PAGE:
In the pink

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The Independent Online

The planet Earth has just moved closer to Mars than for any time in the past 13 years, and as usual Martian astronomers are predicting a rash of imagined UFO sightings. They are reassuring anxious citizens not to be alarmed; the luminous whitish orb hovering just above the horizon of the red planet is no harbinger of an alien invasion but a harmless celestial manifestation.

The planet Earth has just moved closer to Mars than for any time in the past 13 years, and as usual Martian astronomers are predicting a rash of imagined UFO sightings. They are reassuring anxious citizens not to be alarmed; the luminous whitish orb hovering just above the horizon of the red planet is no harbinger of an alien invasion but a harmless celestial manifestation.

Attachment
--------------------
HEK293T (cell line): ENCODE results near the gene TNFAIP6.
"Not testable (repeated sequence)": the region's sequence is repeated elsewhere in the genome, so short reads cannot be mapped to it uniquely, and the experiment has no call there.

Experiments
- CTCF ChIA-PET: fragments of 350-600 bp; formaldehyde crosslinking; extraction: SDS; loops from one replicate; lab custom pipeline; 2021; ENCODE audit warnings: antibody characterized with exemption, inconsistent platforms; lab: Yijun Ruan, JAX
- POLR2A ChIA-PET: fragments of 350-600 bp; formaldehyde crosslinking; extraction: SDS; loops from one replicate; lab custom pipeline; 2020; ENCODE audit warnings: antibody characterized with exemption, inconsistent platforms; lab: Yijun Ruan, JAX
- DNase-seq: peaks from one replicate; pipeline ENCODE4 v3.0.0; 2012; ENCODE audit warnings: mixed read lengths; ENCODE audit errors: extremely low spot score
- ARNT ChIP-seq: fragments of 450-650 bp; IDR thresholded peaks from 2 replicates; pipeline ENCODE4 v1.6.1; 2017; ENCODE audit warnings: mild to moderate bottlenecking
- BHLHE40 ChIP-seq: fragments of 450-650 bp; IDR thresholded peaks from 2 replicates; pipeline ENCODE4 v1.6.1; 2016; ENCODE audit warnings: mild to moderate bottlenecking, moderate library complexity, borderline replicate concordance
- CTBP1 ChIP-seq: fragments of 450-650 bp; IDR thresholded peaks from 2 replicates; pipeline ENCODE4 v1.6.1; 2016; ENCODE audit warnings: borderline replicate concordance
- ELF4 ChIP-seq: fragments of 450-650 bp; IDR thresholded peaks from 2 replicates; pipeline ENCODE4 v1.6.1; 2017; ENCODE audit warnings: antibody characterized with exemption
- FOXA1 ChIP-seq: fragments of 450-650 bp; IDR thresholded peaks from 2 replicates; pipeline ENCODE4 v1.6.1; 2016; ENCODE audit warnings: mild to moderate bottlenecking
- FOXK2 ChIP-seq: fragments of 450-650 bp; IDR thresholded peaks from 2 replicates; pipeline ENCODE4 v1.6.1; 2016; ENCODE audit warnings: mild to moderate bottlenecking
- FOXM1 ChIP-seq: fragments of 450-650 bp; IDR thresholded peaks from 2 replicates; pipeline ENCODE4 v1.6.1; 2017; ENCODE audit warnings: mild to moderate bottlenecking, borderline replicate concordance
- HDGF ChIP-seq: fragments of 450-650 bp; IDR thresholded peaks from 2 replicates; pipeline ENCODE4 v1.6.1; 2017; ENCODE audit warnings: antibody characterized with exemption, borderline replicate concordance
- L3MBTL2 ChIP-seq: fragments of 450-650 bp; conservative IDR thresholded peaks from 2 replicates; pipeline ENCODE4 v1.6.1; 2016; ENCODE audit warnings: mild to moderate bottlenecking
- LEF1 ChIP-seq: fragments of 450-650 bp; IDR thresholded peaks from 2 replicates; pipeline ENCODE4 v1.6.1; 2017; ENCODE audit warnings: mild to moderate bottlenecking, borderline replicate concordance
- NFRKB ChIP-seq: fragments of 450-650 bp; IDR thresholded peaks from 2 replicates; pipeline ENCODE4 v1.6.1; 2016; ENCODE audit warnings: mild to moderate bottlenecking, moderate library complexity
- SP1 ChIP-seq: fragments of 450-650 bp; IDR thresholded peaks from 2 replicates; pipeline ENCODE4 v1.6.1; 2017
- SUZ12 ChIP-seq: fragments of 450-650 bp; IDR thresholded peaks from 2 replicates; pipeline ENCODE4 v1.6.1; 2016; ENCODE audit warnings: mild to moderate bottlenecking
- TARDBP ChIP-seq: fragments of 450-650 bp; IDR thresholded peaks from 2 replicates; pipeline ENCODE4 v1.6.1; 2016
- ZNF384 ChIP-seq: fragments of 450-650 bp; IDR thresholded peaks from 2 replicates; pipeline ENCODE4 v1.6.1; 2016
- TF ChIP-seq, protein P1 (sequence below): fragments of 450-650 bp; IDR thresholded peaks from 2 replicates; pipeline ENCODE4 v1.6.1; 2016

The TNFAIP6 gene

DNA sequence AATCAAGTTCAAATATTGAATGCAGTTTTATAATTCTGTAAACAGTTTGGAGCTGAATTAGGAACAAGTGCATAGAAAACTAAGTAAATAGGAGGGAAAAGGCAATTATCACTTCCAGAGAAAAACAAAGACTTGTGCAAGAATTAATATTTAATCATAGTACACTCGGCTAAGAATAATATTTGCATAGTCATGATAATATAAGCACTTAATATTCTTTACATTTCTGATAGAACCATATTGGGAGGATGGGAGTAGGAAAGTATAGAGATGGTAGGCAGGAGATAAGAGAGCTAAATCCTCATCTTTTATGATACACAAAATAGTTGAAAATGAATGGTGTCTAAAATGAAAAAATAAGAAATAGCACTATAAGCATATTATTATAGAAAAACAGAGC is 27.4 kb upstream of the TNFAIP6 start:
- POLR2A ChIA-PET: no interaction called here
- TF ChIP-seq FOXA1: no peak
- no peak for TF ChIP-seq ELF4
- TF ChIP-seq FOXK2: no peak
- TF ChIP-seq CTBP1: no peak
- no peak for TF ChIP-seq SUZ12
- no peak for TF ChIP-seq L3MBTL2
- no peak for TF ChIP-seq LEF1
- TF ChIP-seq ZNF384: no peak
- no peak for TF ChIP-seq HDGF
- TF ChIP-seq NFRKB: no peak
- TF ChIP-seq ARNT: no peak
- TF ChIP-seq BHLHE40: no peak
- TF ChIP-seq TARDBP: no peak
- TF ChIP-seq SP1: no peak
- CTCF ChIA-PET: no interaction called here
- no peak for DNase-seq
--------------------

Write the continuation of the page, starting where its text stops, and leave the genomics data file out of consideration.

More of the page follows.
With the aid of powerful telescopes, Martian scientists, however, are noticing some intriguing changes since 1988. For one thing, a discernable film surrounds Earth, evidence they believe of a noticeable warming of their closest neighbour. Curiously, the phenomenon is most marked around a raised blob off the edge of a terrestrial continent the Martians call Europo. Back then this little spot had an icy blue tinge. Now the blue has retreated to the margins and the dominant shade is a soggy shade of pink, flecked with orange. The Martian scientists are detecting much churning in the blue areas but predict the phenomenon will make little difference. They expect the pink element to remain prevalent for many years. Some also forecast the small blob will disappear entirely into Europo in the not too distant future.

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